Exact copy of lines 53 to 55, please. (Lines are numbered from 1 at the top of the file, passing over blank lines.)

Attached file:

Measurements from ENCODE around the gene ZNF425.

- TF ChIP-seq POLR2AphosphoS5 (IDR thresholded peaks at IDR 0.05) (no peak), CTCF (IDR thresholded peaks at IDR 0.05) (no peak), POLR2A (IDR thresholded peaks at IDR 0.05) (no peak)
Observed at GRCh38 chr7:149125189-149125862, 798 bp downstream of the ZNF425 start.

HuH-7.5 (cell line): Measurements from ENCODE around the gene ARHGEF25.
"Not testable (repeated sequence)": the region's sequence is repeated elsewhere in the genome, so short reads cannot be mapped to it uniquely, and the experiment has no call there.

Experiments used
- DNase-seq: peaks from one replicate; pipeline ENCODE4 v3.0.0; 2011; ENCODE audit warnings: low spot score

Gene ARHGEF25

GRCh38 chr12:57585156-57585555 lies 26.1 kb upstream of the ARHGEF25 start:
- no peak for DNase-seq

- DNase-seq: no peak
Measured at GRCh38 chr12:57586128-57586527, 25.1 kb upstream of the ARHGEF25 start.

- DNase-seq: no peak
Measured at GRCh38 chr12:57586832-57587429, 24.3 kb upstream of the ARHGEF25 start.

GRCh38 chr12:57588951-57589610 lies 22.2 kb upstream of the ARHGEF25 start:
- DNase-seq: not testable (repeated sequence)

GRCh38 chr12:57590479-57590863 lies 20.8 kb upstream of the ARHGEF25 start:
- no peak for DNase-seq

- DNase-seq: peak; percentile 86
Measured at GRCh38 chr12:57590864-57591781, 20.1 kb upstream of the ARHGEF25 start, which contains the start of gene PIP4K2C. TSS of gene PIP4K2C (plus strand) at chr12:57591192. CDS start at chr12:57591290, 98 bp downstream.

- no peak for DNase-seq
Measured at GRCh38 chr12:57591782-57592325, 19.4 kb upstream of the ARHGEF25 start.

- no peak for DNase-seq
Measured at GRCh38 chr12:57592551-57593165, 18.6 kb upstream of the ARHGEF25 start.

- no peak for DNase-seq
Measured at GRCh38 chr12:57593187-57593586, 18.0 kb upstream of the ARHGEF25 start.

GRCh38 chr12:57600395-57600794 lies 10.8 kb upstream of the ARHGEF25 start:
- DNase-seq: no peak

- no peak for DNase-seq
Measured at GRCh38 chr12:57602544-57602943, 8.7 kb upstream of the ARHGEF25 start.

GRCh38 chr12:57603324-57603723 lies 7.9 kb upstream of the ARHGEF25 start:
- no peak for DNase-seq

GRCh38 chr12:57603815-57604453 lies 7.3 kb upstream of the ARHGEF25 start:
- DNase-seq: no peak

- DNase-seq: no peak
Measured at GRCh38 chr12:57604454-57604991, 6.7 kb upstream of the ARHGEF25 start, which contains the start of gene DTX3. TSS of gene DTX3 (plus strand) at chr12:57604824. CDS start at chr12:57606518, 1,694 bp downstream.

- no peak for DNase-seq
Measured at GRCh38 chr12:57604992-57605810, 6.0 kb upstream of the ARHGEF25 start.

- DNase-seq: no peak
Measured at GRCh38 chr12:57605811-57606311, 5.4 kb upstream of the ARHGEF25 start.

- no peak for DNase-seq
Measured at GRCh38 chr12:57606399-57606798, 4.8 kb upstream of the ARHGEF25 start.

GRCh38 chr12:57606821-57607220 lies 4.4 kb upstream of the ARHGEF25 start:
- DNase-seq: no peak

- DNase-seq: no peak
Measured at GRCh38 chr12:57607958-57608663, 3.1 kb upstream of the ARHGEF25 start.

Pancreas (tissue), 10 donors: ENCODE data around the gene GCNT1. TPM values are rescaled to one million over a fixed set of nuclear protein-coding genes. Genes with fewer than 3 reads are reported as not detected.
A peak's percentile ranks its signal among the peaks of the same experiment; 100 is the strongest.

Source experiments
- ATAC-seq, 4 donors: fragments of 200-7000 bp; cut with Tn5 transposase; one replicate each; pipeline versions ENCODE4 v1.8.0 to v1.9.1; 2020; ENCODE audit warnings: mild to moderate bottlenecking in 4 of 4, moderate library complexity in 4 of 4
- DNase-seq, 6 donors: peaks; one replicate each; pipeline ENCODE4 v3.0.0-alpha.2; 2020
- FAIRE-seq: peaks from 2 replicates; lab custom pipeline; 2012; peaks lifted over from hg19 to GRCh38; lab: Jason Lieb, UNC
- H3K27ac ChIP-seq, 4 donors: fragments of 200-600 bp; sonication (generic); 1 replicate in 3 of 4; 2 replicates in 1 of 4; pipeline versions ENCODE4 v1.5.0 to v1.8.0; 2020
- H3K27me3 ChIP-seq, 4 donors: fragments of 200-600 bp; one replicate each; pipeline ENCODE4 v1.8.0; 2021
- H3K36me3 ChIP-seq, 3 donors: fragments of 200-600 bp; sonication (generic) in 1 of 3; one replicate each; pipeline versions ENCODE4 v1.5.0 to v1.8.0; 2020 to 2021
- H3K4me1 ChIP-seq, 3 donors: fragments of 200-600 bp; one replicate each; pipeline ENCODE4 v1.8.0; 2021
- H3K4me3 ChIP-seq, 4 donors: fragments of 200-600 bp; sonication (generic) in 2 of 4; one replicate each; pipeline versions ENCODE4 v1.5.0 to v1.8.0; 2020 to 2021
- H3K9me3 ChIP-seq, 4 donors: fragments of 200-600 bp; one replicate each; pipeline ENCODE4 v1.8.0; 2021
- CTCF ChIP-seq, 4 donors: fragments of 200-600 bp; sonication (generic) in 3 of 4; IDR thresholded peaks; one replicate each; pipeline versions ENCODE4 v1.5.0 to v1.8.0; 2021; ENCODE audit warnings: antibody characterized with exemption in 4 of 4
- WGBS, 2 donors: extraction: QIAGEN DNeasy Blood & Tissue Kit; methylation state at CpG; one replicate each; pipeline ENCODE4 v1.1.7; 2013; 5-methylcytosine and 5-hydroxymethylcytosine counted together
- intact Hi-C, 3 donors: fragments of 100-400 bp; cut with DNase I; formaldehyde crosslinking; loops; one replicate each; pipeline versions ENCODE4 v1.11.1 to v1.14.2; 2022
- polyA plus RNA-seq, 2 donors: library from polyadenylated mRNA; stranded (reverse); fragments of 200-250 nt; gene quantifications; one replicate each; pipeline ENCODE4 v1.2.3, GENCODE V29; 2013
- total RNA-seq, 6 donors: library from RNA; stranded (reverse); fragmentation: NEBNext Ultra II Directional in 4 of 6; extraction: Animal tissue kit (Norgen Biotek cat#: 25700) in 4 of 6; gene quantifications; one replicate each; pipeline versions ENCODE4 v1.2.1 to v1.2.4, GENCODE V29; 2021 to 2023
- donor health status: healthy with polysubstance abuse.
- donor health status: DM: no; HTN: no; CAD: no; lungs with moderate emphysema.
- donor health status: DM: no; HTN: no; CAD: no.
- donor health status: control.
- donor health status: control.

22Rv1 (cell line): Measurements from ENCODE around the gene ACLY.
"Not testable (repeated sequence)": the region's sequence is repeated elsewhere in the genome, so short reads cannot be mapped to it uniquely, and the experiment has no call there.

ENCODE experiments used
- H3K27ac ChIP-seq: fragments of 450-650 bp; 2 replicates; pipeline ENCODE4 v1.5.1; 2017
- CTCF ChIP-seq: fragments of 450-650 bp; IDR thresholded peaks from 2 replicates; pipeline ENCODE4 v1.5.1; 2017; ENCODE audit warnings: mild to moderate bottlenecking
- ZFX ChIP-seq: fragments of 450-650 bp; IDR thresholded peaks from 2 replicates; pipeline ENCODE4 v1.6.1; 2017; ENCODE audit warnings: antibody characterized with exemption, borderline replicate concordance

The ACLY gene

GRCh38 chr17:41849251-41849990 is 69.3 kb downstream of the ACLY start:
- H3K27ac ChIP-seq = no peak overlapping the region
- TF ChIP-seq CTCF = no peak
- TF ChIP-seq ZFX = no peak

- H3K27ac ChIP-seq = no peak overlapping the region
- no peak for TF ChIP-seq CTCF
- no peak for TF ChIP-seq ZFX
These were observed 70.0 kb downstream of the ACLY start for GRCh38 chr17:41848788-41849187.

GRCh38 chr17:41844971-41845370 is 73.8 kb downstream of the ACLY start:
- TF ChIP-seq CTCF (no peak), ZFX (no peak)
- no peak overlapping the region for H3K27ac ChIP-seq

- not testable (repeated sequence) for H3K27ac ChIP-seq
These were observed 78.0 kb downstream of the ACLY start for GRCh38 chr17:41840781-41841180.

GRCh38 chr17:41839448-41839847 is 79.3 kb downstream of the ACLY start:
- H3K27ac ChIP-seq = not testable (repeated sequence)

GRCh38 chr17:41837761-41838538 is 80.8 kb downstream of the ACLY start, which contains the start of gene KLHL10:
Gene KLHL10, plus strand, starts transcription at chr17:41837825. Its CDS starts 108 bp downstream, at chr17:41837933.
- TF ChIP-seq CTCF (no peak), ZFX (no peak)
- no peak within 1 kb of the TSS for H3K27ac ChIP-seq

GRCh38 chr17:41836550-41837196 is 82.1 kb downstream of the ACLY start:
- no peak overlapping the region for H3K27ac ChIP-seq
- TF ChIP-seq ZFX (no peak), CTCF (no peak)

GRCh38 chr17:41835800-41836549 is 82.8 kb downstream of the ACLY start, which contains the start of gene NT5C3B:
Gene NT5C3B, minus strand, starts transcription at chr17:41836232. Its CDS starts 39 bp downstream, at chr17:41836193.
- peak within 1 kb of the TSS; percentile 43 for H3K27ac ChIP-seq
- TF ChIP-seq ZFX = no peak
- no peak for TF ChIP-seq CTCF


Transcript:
- H3K27ac ChIP-seq, 4 donors: fragments of 200-600 bp; sonication (generic); 1 replicate in 3 of 4; 2 replicates in 1 of 4; pipeline versions ENCODE4 v1.5.0 to v1.8.0; 2020
- H3K27me3 ChIP-seq, 4 donors: fragments of 200-600 bp; one replicate each; pipeline ENCODE4 v1.8.0; 2021
- H3K36me3 ChIP-seq, 3 donors: fragments of 200-600 bp; sonication (generic) in 1 of 3; one replicate each; pipeline versions ENCODE4 v1.5.0 to v1.8.0; 2020 to 2021